What made the garden feel particularly authentic was this roundhouse reconstruction, which had been a project of Martin's. This was the first time he had seen it in a completed state.
Here are the images of our party taking the bog-oakwood throne in the garden:
At a small headland was a craft and gift shop. I was interested to see how local craft products were branded and promoted. There was a large selection of woolen goods so I took photographs of some of the labels. Here and at other woolen outlets we were to visit, it was clear that the locally-made or Irish-made goods were promoted at a premium and badged accordingly, but little or no evidence of that the wool had come from local sheep. Even this label is carefully worded:
We were now tracing a route along the serrated Atlantic coast. We stopped at a stone jetty and went beachcombing. In my excitement of being once more on a tidal shore I found an old canoe helmet and put it on. Immediately I was almost overcome with a nauseating smell of rotting excrement. A brown semi-liquid slime oozed from the helmet, into my hair and on to my shirt. I quickly plunged my head in the sea and washed my hair, removed my shirt and washed that, too, until all traces of the evil ooze had gone. Resuming the beachcombing, I found pieces of calcified seaweed, and along with Gille, a host of shells and pebbles. These were items to contemplate. Two flashbacks occurred. One from an old Donovan song (and this area was somewhere he knew well), and the other, more coherent, from William Blake.
"little pebble upon the sand,
now you're lying here in my hand,
how many years have you been here?"
"to see the world in a grain of sand
and a heaven in a wild flower,
hold infinity in the palm of your hand
and eternity in an hour"
Before we left, I was able to sit on stone steps and watch the tide in flood. The quiet suck and swell of the limpid water reminded me of seeing the sun glinting on a painted clinker boat moored to a similar jetty in Kinsale harbour. The spooky thing about this was that I would only have been about seven years'-old.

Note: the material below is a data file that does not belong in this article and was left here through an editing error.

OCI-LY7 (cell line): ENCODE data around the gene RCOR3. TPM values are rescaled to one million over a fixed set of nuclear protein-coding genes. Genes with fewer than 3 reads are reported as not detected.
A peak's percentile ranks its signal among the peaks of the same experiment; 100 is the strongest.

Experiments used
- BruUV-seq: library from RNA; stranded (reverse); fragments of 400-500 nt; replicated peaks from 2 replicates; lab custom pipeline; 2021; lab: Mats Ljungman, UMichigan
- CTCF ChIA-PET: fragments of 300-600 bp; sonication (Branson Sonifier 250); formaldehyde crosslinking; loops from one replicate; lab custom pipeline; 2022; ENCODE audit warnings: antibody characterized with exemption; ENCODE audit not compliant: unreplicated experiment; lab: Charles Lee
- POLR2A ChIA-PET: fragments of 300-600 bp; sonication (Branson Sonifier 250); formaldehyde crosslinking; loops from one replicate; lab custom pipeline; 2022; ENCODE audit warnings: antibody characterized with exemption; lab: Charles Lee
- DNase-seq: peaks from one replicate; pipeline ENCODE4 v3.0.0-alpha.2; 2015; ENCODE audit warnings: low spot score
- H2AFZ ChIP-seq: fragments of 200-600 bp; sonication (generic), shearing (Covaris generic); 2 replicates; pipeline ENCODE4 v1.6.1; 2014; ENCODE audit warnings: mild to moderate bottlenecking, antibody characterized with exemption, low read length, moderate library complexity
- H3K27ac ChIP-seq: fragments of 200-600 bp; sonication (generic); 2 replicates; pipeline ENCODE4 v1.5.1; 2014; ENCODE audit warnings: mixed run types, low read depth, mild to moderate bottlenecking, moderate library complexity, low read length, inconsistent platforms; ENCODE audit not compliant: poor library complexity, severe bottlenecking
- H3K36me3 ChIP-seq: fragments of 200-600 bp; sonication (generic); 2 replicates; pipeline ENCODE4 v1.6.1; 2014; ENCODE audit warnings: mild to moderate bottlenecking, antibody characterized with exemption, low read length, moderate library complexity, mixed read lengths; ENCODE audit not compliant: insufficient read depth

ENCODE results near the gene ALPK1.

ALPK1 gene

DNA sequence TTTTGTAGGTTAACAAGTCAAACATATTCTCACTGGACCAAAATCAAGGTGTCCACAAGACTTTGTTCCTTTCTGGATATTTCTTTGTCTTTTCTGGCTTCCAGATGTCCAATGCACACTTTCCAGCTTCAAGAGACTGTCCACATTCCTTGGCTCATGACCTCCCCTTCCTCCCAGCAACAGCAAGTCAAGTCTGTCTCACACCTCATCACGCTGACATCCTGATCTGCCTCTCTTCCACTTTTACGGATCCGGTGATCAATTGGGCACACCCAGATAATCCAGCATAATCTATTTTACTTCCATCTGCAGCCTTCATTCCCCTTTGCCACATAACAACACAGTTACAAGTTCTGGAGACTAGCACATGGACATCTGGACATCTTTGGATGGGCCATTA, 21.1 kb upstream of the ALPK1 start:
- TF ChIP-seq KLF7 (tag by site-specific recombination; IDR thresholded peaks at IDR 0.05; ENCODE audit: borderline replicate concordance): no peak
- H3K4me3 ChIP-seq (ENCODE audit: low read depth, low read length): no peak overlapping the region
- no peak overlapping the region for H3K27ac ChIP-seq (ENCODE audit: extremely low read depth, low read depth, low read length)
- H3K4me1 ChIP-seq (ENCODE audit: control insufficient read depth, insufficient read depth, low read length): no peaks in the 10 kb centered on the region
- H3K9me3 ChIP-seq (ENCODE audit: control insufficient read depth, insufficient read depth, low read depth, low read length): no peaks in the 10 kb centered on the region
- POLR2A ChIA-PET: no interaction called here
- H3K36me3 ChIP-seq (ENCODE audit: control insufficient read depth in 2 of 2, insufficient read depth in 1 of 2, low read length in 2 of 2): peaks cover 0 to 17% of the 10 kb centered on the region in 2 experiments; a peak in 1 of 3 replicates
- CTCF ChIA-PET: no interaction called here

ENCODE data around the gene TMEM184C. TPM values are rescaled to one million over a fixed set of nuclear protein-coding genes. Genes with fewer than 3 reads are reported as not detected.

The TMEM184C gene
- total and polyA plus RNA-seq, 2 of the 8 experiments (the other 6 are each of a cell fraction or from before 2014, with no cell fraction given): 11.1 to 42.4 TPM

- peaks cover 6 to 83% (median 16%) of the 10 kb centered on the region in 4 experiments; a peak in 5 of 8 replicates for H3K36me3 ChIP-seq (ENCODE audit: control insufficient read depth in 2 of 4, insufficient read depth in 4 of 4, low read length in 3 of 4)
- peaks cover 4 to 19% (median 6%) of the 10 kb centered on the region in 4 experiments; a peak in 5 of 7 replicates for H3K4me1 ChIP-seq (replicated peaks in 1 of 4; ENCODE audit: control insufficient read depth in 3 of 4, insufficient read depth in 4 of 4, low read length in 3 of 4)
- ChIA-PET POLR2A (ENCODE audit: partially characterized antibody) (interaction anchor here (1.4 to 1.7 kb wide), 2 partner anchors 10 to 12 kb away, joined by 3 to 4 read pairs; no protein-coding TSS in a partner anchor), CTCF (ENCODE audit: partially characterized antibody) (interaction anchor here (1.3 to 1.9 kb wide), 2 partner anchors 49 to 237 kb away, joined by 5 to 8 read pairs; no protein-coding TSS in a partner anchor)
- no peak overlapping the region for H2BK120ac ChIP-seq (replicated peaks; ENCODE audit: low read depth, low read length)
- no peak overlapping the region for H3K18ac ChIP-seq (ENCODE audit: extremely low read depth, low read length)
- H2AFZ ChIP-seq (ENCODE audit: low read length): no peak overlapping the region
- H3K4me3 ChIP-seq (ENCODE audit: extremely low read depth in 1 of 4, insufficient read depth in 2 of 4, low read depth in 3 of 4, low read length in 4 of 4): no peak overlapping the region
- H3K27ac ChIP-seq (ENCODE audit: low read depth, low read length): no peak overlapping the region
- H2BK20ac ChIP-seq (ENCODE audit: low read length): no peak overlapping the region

Our next stop was not much further on in the fishing village of Roundstone. I was enchanted by the lines of a traditional boat in the harbour. After a conversation with a fisherman filleting his catch on the deck of a small modern trawler, I discovered it was a Connemara hooker. He had his own smaller version alongside, so invited me aboard for a closer look. He explained that the Galway and Connemara Hookers are regularly raced in regattas along the coast. His boat was at least a 100 years' old, but just about every timber had been replaced.
Our stop for the night was a guesthouse in the town of Clifden. I sneaked out quickly to find a bar, live music and a TV showing the World Cup England/ US match. We only managed a draw after our goalie's mistake, but I enjoyed some good-natured banter with visitors from San Francisco. It was remarkable to find so many people of different nationalities in this place. Later, Martin and I went to see and hear a live band in another bar. This was grungy blues crossed with Van Morrison. It was impossible not to dance to it. By their last number, they were playing from the bar-top. I suppose the soaking I received on my walk back to the guesthouse in the pouring rain was a good way to cool-off and draw a stimulating day to a close.